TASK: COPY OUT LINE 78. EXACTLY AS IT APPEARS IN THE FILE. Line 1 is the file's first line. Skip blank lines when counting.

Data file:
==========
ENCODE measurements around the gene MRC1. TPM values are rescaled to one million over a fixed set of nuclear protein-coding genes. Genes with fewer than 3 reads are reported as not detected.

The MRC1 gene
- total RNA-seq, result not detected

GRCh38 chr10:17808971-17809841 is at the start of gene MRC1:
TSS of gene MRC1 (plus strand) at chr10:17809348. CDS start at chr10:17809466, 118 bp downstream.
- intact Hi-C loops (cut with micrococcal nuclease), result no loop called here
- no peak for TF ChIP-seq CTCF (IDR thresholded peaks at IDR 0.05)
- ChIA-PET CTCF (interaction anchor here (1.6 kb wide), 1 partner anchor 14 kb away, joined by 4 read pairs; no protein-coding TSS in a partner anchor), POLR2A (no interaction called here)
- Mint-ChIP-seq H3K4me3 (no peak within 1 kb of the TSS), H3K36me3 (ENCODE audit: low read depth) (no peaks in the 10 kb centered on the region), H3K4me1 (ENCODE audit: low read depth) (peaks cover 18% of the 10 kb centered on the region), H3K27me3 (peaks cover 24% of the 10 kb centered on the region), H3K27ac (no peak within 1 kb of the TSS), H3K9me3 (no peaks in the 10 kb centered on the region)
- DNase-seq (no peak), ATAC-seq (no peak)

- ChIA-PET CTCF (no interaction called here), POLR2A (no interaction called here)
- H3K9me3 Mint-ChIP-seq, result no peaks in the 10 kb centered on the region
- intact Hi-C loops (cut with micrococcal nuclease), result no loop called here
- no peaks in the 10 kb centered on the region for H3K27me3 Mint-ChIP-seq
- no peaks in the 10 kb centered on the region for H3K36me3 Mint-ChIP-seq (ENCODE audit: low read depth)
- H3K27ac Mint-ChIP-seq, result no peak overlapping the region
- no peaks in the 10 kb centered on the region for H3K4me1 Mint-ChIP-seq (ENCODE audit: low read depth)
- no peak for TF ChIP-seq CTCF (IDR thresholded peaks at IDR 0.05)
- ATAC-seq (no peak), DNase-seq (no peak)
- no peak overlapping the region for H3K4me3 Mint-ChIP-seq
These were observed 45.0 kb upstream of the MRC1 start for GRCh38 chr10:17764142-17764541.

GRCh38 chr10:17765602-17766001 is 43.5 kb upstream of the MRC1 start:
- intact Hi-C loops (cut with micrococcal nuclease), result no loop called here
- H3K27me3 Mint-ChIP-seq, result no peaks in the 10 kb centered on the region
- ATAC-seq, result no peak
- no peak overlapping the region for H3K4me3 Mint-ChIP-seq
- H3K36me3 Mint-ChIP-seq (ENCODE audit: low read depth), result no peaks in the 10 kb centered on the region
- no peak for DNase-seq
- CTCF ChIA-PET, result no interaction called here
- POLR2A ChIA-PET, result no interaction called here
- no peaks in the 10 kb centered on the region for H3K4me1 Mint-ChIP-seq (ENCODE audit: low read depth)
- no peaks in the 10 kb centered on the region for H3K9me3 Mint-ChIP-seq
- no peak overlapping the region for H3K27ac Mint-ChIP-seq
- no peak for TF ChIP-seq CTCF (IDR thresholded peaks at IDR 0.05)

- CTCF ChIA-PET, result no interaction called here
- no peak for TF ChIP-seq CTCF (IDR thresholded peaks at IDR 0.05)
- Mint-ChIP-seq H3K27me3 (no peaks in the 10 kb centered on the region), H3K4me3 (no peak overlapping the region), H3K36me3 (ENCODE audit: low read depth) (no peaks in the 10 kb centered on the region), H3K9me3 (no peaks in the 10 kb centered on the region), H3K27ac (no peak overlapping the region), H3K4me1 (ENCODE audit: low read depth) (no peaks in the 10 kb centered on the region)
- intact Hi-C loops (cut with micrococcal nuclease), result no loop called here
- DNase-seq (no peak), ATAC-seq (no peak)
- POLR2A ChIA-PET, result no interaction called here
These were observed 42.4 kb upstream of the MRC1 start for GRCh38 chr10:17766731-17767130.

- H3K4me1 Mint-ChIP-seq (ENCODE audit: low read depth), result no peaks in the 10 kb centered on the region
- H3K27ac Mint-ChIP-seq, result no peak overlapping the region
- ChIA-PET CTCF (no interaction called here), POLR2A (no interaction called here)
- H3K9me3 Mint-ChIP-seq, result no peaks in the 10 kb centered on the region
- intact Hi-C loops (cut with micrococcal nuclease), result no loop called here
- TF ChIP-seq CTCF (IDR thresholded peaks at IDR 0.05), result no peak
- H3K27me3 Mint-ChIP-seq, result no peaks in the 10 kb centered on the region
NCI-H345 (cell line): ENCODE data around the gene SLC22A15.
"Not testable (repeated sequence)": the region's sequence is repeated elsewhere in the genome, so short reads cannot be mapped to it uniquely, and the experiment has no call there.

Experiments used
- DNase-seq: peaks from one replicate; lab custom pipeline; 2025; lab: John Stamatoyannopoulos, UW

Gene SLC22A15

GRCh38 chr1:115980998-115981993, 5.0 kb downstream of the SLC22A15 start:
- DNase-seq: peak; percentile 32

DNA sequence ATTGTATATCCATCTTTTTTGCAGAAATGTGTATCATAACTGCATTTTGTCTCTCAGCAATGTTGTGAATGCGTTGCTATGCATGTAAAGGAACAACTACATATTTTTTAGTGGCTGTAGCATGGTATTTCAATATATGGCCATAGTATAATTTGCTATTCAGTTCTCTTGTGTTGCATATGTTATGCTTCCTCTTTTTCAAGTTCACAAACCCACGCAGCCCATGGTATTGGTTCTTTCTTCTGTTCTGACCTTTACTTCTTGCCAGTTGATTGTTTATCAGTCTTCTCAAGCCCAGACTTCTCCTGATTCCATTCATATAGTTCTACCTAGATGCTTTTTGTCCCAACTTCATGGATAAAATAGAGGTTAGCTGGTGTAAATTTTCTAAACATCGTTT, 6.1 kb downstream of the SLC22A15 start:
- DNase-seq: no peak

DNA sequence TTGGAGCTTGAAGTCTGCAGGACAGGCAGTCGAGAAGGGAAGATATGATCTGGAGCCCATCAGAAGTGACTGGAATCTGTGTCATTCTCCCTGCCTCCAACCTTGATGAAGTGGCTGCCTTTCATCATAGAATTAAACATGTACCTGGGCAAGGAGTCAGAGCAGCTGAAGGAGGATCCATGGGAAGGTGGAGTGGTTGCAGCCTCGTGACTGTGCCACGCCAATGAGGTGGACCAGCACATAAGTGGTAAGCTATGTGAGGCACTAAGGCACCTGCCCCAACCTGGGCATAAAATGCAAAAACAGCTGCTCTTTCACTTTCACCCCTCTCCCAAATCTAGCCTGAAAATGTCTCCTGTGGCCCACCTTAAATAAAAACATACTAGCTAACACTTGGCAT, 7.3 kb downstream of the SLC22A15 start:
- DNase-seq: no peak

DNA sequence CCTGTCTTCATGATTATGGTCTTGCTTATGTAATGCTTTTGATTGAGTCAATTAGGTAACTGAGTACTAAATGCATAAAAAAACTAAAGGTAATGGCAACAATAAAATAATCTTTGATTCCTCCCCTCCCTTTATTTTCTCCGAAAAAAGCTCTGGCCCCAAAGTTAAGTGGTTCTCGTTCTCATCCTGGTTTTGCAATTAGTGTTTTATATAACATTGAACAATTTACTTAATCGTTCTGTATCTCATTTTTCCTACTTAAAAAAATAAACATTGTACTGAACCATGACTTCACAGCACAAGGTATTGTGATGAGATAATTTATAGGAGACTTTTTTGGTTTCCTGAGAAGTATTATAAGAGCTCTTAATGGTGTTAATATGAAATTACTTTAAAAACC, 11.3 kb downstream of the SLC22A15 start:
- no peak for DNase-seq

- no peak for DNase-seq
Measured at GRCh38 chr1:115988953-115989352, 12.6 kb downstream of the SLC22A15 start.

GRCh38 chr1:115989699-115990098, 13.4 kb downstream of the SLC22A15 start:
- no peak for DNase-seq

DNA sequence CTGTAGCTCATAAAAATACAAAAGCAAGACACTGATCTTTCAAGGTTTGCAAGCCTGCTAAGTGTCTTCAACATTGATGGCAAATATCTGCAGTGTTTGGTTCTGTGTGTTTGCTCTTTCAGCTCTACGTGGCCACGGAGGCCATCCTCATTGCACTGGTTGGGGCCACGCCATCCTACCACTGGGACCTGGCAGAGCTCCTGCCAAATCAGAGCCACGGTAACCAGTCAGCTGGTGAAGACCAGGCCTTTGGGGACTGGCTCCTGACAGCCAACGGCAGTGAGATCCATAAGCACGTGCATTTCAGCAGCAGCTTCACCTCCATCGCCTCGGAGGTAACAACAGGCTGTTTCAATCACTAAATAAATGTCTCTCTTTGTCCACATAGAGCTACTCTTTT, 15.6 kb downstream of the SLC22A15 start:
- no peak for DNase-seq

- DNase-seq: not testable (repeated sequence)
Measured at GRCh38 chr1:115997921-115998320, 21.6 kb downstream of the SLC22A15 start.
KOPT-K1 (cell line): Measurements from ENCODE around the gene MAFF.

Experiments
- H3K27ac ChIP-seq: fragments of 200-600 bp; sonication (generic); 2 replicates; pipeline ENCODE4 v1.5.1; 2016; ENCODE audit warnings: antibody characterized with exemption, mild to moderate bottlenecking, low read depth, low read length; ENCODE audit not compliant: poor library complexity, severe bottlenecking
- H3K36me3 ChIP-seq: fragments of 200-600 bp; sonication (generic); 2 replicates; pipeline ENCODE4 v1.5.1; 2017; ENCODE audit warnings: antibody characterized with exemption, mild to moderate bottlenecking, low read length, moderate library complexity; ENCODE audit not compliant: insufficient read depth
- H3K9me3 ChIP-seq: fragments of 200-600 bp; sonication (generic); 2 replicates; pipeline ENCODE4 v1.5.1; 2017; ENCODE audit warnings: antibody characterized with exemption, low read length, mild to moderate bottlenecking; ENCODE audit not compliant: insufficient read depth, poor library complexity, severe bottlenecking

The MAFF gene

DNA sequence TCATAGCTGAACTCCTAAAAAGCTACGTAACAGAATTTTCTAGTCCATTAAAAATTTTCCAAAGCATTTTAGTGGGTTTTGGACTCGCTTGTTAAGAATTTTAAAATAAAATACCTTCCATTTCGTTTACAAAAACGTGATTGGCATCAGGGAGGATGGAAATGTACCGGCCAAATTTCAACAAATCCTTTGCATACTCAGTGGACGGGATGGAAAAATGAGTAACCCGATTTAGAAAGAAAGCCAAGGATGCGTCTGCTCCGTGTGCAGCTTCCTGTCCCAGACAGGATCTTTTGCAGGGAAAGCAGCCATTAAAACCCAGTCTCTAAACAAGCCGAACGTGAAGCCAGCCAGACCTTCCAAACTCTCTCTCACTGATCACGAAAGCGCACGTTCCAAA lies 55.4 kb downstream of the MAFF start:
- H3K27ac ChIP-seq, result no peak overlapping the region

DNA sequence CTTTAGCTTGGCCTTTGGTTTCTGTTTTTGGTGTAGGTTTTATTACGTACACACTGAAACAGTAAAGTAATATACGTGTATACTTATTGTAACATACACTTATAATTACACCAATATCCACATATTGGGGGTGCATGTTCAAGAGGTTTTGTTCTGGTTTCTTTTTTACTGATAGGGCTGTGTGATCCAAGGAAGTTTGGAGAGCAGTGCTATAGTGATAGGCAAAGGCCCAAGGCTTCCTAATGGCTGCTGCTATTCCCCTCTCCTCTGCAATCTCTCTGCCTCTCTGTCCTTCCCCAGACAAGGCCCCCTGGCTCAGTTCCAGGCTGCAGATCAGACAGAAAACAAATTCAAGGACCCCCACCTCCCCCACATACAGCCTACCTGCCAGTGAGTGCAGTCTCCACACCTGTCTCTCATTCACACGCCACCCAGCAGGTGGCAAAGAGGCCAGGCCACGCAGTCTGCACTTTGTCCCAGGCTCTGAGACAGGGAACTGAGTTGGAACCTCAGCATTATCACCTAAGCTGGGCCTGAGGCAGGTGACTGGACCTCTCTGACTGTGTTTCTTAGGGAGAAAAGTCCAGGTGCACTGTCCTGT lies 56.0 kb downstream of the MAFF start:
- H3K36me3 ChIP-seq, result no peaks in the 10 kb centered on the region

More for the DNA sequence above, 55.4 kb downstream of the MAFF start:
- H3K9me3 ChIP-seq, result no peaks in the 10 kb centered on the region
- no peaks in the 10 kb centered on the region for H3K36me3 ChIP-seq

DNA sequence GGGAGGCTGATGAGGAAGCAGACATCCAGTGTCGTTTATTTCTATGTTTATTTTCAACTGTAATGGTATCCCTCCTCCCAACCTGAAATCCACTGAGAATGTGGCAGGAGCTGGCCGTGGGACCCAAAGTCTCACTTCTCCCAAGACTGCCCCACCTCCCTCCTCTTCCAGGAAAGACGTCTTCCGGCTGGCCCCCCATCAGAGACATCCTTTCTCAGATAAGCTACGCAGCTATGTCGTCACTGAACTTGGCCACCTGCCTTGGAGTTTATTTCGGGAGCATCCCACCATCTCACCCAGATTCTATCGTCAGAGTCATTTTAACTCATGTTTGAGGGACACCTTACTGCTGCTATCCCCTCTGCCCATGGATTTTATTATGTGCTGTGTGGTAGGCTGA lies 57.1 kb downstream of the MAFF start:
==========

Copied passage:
DNA sequence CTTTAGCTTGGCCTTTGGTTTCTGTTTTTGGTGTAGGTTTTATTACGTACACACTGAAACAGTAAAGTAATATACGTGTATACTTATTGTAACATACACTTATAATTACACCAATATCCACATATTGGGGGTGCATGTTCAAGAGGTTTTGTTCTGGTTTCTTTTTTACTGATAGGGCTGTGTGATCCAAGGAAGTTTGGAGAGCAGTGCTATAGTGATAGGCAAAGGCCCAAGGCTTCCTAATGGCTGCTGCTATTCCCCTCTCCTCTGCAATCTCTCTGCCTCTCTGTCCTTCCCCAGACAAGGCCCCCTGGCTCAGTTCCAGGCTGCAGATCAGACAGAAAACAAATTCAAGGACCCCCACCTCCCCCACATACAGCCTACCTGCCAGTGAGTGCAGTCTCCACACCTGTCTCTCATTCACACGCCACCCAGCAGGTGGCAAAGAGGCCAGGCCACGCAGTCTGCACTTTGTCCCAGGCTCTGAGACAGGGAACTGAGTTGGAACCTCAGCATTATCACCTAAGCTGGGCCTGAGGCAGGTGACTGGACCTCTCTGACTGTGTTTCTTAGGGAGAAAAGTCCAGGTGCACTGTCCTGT lies 56.0 kb downstream of the MAFF start: